Greta Gerwig stars as a young East Coast Academic who wants to become a mother under her own terms, a plan that involves a sperm donation from a crazy-eyed hipster who’s made a career for himself as a “pickle entrepreneur” (just about the most Brooklyn thing I’ve ever heard of). The plot is disrupted when Gerwig’s protagonist falls passionately in love with another East Coast Academic™, played by Ethan Hawke, (whom I somehow confused for Kevin Bacon for the opening few scenes). The problem is that he happens to be a married man. The dangerous sensation of this blossoming affair combines with several possible love triangle plots to threaten an eyeroll-worthy romcom yarn, but Maggie’s Plan is much smarter than anything I feared it might become. Instead of the complications of single mother pregnancy and the moral dilemmas presented by romantic jealousy, the movie tackles the ways love & desire are messy, with outcomes that cannot be controlled and the way romantic partners, especially men, can take their significant others for granted, treating them almost like an employee without giving it any thought. There’s no will-they-won’t-they series of missed connections and tangled misunderstandings here. Miller’s farce is much more about the way characters uncomfortable with loosening control over their messy personal lives have to learn to let go and let life happen naturally than it is about who they’ll be sleeping with by the time the credits roll.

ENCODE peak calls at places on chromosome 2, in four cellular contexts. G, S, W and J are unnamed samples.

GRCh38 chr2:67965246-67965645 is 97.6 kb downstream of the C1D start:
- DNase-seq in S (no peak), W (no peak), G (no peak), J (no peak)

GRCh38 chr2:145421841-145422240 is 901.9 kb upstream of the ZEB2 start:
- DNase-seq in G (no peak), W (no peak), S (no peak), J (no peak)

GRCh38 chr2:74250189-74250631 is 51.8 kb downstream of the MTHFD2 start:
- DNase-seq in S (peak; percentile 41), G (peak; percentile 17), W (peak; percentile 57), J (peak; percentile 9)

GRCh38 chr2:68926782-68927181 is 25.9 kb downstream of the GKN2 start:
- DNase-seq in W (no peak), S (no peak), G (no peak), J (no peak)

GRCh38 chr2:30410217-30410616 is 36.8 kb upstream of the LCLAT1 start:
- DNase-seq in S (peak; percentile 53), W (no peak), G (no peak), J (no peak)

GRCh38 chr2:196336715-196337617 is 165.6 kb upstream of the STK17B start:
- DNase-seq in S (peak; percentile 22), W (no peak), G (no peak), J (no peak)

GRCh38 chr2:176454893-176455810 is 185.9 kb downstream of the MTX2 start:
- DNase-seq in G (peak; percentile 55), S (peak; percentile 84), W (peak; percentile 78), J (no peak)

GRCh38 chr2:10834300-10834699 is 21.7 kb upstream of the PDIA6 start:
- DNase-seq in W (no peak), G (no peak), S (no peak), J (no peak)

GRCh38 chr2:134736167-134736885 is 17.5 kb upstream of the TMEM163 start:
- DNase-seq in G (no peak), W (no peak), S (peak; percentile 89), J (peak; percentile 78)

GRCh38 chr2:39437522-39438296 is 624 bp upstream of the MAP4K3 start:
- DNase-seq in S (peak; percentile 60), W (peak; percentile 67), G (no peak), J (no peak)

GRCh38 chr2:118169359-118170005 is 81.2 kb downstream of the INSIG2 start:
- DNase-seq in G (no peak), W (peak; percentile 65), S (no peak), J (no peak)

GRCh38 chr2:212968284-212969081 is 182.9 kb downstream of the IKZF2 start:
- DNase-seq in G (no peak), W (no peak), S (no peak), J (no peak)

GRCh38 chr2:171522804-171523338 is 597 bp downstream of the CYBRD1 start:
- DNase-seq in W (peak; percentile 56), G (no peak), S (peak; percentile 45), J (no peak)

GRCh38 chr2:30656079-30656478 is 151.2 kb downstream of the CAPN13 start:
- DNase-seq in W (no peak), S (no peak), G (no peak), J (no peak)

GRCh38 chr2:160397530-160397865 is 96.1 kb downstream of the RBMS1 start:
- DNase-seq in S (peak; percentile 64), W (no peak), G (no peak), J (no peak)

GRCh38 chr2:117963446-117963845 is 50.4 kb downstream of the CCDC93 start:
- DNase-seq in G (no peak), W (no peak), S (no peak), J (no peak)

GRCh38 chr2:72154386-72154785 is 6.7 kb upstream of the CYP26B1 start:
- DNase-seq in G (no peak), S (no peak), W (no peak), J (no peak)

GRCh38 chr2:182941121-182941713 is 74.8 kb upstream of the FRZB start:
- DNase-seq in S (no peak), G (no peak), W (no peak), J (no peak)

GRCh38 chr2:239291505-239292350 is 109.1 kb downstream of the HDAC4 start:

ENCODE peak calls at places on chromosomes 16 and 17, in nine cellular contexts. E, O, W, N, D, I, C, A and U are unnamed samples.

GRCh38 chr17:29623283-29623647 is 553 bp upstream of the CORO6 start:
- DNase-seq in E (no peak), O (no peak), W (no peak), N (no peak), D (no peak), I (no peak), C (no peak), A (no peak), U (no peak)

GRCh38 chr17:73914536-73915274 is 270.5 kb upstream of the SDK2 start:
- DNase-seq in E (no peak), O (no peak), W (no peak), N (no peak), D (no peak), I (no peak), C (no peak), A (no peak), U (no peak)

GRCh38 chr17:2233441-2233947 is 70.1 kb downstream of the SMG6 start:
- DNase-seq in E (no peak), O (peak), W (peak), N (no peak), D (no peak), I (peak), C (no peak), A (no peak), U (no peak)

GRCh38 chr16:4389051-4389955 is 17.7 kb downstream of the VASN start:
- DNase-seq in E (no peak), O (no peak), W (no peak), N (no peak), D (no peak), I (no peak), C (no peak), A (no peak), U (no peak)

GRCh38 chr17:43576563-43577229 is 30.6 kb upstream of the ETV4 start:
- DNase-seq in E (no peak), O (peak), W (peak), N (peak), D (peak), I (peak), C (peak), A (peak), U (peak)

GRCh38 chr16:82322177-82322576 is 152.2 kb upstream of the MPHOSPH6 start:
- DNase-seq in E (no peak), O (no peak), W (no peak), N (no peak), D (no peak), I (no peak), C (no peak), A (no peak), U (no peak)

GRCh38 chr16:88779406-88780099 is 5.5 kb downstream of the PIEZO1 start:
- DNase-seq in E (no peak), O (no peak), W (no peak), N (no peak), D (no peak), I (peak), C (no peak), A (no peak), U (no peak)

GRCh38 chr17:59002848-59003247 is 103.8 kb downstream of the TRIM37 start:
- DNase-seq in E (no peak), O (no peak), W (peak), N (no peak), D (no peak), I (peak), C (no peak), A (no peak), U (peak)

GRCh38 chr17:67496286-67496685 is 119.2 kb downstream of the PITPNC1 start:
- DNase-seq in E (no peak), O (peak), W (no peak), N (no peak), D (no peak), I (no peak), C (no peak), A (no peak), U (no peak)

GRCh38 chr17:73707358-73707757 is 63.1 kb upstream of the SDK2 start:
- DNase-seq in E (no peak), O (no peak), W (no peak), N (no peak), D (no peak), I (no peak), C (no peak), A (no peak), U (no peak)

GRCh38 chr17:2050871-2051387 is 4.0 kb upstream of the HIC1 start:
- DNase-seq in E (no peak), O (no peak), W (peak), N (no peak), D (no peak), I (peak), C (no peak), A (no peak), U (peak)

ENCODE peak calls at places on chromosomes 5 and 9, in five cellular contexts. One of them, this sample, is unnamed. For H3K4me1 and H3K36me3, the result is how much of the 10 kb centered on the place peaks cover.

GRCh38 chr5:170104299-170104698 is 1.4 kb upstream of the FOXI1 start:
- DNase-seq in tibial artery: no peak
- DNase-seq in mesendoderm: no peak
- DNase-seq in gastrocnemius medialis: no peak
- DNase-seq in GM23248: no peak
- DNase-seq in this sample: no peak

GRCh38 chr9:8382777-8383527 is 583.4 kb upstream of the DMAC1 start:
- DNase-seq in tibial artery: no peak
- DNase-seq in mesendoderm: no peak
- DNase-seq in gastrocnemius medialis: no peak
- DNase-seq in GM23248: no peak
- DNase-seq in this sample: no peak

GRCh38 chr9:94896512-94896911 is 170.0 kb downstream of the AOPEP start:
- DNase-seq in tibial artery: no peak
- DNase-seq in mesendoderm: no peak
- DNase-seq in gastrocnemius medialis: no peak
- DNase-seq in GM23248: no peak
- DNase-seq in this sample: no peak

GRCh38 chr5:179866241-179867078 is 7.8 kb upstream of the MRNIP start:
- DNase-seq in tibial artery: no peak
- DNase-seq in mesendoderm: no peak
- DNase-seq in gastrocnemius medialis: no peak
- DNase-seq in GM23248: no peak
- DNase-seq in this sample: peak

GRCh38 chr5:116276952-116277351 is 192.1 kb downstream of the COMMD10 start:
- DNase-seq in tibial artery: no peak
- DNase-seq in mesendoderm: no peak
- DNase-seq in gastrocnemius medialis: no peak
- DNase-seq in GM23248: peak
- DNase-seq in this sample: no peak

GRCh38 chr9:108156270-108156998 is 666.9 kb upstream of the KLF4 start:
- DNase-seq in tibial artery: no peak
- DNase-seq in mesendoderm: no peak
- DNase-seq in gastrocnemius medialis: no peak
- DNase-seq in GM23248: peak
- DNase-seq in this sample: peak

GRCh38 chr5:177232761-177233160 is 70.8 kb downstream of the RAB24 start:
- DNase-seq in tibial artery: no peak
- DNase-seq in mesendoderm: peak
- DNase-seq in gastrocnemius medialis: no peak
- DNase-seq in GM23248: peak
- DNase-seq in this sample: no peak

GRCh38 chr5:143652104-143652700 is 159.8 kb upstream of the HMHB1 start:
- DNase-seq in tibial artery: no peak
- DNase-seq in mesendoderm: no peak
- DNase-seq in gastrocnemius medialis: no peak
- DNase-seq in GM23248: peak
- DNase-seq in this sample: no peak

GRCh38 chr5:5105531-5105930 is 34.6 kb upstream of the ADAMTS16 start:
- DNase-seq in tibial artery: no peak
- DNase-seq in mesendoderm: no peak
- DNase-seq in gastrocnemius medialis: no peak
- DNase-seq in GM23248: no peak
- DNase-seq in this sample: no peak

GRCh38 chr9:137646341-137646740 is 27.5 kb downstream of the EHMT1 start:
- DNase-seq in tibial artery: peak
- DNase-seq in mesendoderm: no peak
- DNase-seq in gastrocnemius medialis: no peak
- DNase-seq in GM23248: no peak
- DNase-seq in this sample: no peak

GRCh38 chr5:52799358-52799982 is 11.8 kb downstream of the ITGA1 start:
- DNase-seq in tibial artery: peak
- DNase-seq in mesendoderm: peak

Movies with this intimate of a narrative & limited visual scope obviously rely heavily on the strength of their cast to sell their charms and Maggie’s Plan is overloaded with talent. Gerwig does her usual thing, but with a much more endearing spin on her characters’ total lack of self-awareness. Hawke is perfectly cast as the smartest idiot in the room. They’re backed up by a long list of excellent bit players & single scene cameos: Bill Harder, Maya Rudolph, Wallace Shawn, Kathleen Hanna. And that’s not even mentioning Julianne Moore, who very nearly steals the show in an absurd caricature of European academic coldness. Of course, none of this talent would mean a thing without Miller’s superbly constructed script, which manages to feel intelligently assembled & well-considered in every moment while still working in punchlines as inane as “I don’t want you to have a baby with the pickle man.” There are a couple stray choices that make Maggie’s Plan feel distinct even as a small budget indie, including a time jump that completely upends its initial plot trajectory & a surprise over-abundance of 60s dancehall reggae on its soundtrack. It’s the cast Miller assembles and the ways her script arranges those chess pieces to craft a newfangled version of an Old Hollywood farce that makes the film worth a recommendation, though. It’s all intricately plotted stuff made to somehow feel like effortless charm.